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Telmetrics and xAd are out with the third installment of their Mobile Mobile Path to Purchase report administered by Nielsen. As the first two reports focused on travel and overall results, this one looks at consumer mobile habits around finding a local restaurant.

We’ll continue to unpack this in the coming weeks but there are a few takeaways to underscore. The first is — not unlike the first few studies — the indication that mobility and proximity lead to high engagement and conversion rates for local search.

Specifically, 95 percent of smartphone users conduct restaurant searches while 90 percent of them convert within one day.  64 percent convert within an hour of the initial search.

“With the Restaurant category generating a 90 percent conversion rate among mobile users, as well as 75 percent of users noticing mobile ads, restauranteurs have a pivotal opportunity to drive this ready-to-buy audience toward purchase decisions,” Telmetrics CEO Bill Dinan told us today.

There are also data here that indicate the discovery mode of mobility, as opposed to “name in mind” local business searches. This has all kinds of mobile SEO implications for the keywords that mobile users are applying to search.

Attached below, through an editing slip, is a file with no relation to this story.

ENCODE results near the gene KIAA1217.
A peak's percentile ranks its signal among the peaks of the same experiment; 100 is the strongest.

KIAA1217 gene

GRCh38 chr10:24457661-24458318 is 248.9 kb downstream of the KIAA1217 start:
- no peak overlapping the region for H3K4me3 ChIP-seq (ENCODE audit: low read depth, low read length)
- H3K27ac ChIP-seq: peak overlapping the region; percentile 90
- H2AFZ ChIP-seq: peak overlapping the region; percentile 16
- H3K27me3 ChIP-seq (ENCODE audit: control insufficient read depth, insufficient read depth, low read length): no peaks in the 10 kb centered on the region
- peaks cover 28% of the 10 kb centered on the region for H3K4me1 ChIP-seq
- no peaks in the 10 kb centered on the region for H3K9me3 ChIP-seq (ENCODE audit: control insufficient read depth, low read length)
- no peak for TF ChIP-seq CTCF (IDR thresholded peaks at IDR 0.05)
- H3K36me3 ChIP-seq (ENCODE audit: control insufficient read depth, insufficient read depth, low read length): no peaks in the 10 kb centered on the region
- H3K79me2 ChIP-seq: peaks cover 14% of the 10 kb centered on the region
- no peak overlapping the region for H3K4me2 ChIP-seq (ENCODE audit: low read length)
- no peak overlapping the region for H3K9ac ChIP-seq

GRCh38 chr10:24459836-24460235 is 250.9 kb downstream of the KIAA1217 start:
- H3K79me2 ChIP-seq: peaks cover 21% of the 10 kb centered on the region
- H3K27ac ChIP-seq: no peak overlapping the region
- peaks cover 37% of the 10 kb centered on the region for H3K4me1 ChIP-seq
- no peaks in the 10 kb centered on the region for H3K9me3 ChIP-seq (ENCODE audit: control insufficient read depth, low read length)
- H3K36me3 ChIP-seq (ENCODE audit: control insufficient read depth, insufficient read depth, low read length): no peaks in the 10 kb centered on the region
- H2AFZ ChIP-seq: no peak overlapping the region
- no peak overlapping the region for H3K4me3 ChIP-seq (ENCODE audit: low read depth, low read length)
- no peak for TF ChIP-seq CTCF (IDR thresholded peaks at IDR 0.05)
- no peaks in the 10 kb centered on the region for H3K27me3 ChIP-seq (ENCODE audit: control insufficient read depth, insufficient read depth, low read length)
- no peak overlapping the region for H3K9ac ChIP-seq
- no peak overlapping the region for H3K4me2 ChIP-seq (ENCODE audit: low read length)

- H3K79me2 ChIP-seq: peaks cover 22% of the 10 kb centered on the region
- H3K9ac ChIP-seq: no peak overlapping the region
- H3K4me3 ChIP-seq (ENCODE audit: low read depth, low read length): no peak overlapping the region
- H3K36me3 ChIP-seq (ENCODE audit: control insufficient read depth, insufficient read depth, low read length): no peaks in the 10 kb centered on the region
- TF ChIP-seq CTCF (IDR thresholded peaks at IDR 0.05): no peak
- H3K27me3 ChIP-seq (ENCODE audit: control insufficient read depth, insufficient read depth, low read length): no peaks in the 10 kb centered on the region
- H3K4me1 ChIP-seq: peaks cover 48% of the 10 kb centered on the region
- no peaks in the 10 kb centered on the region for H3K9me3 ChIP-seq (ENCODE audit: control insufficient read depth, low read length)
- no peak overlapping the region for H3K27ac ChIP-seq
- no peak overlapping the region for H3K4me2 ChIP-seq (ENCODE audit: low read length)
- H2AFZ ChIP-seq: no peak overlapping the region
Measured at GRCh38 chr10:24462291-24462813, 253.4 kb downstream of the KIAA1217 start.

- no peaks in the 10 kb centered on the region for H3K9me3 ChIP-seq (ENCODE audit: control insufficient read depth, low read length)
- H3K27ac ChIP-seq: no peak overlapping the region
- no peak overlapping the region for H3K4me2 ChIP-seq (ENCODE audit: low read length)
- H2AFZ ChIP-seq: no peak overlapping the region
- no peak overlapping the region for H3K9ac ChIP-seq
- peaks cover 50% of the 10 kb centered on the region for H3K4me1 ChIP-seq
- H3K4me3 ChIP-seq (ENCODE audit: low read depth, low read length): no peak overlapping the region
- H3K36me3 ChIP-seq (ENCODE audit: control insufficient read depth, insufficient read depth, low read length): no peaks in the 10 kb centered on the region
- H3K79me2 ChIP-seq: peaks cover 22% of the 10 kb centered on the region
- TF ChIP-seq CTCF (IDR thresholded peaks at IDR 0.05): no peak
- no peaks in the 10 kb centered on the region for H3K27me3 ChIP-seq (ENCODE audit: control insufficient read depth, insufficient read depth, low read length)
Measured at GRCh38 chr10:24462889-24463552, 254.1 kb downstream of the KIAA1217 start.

“As 3 out of 5 users are undecided on where to dine, business location info such as a phone number, address, and driving directions are particularly relevant for mobile users,” said Dinan. “This is especially important for reaching smartphone Restaurant searchers, 64 percent of whom are looking to make a purchase immediately or within the hour.”

Another takeaway — again consistent with the first two reports — is that smartphone and tablet usage is very different. This is an argument we’ve been making a great deal lately in market forecasting discussions.

The data indicate that not only is this the case, but tablet usage more resembles the PC in terms of user intent and behavior. This varies accross verticals but is certainly present in the current restaurant focus.

“It is key to have separate smartphone and tablet strategies, as consumers’ use of the device for restaurant searches is different,” argued Dinan. “While there has been a lot of focus on the battle between apps and mobile search engines, tablet restaurant searchers rely more on branded websites”

That last part particularly pegs tablet restaurant search closer to desktop than to mobile; something to continue watching closely.  Meanwhile check out the full report, and the requisite infograph below.

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